From time to time, focus points within the culture pop up that give you a picture of the public mind. At this time, a single actor has become that focal point, and studios would do well to pay attention to what’s happening to him.
You might have heard his name recently. Henry Cavill is like many leading men. He’s handsome and talented, and anything he appears in automatically attracts viewers. However, unlike most leading men, his fanbase consists of both typical and atypical elements for someone like him. While he does have the love of moviegoers, women, and the respect of many a man, he also has a massive following in the nerd and geek communities.
This is because Cavill is, himself, a rabid geek and an unabashed one at that.
It’s this geeky quality that led Cavill to pursue various roles that should have made studios a lot of money. All they had to do was listen to Cavill. However, that’s not what they did. They ignored him, and now things are crumbling around them.
Netflix’s “The Witcher,” in particular, is one lesson that studios could learn a hard lesson from because it represents studios ignoring the geeks on a singular level. Cavill is a man who pushed for Netflix to take on “The Witcher” and he even succeeded in landing the role as the series protagonist “Geralt of Rivia.”
The Witcher is a well-known property. It started as a successful book series that was adapted to successful games. Cavill was a no-brainer for the role of Geralt, not just because he looked and acted the part flawlessly, but because he was a massive fan of both the games and the source material.
Cavill was more excited than anyone that this series was being made and said he’d stick it out with the show for seasons on end and would only depart if they didn’t respect the source material and change the show for their own purposes.
And true to form, Netflix hired showrunners that did exactly what Cavill warned again. Believable rumors began circulating that Cavill was unhappy with the show. It later came out that Cavill was oftentimes fighting to maintain various elements of the story. It was also revealed that the showrunners would laugh at, or show disdain for, the source material that Cavill loved so much. Soon enough, he announced he was exiting the role as Geralt and handing it to Liam Hemsworth. I can only imagine the heartbreak Cavill suffered over this, but it was the right move…according to both his fans and fans of “The Witcher.”
Cavill is one of the few actors who he and his fans can say truly understand each other. He’s one of them and it shows.
Watch as a journalist tries to bait Henry Cavill into denouncing "toxic fandoms" and Cavill doesn't take it. Says fans aren't "toxic" for not liking changes to the source material, they're just passionate about it.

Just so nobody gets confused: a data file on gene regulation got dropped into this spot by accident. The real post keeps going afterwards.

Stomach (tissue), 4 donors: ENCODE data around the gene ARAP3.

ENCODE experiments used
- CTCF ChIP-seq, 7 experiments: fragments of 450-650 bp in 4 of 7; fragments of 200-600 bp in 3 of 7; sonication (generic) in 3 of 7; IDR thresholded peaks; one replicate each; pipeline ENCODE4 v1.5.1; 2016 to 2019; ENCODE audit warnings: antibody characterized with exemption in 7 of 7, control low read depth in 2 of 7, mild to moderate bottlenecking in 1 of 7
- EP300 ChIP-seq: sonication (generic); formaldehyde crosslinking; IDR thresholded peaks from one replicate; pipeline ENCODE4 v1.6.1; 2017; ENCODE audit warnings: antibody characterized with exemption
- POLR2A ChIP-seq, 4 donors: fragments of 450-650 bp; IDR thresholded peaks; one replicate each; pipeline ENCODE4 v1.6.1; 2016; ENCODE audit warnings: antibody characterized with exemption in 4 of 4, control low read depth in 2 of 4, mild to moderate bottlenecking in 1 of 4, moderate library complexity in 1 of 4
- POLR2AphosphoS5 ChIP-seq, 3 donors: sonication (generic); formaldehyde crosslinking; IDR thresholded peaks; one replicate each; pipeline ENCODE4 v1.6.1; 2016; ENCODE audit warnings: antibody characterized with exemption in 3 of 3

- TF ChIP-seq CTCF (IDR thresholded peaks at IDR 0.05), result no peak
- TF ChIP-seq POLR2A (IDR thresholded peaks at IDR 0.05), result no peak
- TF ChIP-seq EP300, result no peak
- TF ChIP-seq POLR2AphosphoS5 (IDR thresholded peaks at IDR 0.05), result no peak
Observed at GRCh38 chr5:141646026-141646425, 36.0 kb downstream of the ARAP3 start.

A great response to a leading, divisive question. pic.twitter.com/B7jbj9OtW8
— Brandon Morse (@TheBrandonMorse) December 13, 2019
They would much rather not see Cavill go down with a ship that deserves to sink despite his best attempt at keeping it afloat. And sinking it is. It’s unlikely that Netflix’s series will survive without Cavill or his influence. In fact, you can see it happening now as their series offshoot “The Witcher: Blood Origin,” fails with both the audiences and critics. It’s a modernized, politicized, and ultimately boring addition to the Witcherverse that no fan seems to be buying.
One can’t help but wonder what would have happened if Netflix hadn’t taken Cavill and his expertise for granted, but then again, that’s the same story happening with studios across the culture.
It’s a tale that’s seen being repeated over and over again. Studios buy a property that has a very deep fanbase of geeks, the studio ignores the geeks in favor of injecting modernity, and the property begins to lose value. It happened to Disney’s feminizing of Star Wars, it happened to Amazon’s bastardization of Lord of the Rings, and it happened to “The Witcher.”
The secret to making “The Witcher” live-action adaptation was being freely told by Cavill, a true fan of the property, but he was ignored. All Netflix had to do was listen to the one true fan in the room and they would have been sitting on a successful series that people would have subscribed to the streaming service singularly for. Instead, they ignored the fan, turning into yet another fount of virtue-signaling toxicity from hyper-political showrunners that drives fans away.
And herein lies the lesson.
The fans of a property — and I mean the true fanbase that followed it around from the beginning — contain that property’s heart and soul. They were in love with the settings, characters, and plotlines in their purest form. They helped build the property to the fame it achieved.
You ignore and deride fans of a story you’re trying to work with at your own peril. Not hearing them out and ignoring their criticisms is a surefire way to get it all wrong. The fans truly get the magic of the thing and understand why it works. Consulting and working with them will more than likely bring you success. Spurning and insulting them will deprive you of the knowledge you needed to make it work and eliminate the base that would have supported the work in the first place.
Fans are, quite bizarrely, an untapped resource that could unlock great success for any studio looking to work with a property. I consider Netflix’s failure with “The Witcher” greater even than Amazon’s failure with the Lord of the Rings because Netflix had the key to success right there in Cavill.
Yet he and the fans were ignored, and now “The Witcher” is one more property that people don’t want to touch…at least from Netflix.
Cavill is now set to work on producing a “Warhammer 40,000” series for Amazon. If Amazon is wise, they’ll let the fan do what he wants. If they do, then they can sit back and count the cash as fans flock to its streaming service to watch Cavill do his thing, and even create new fans in the process.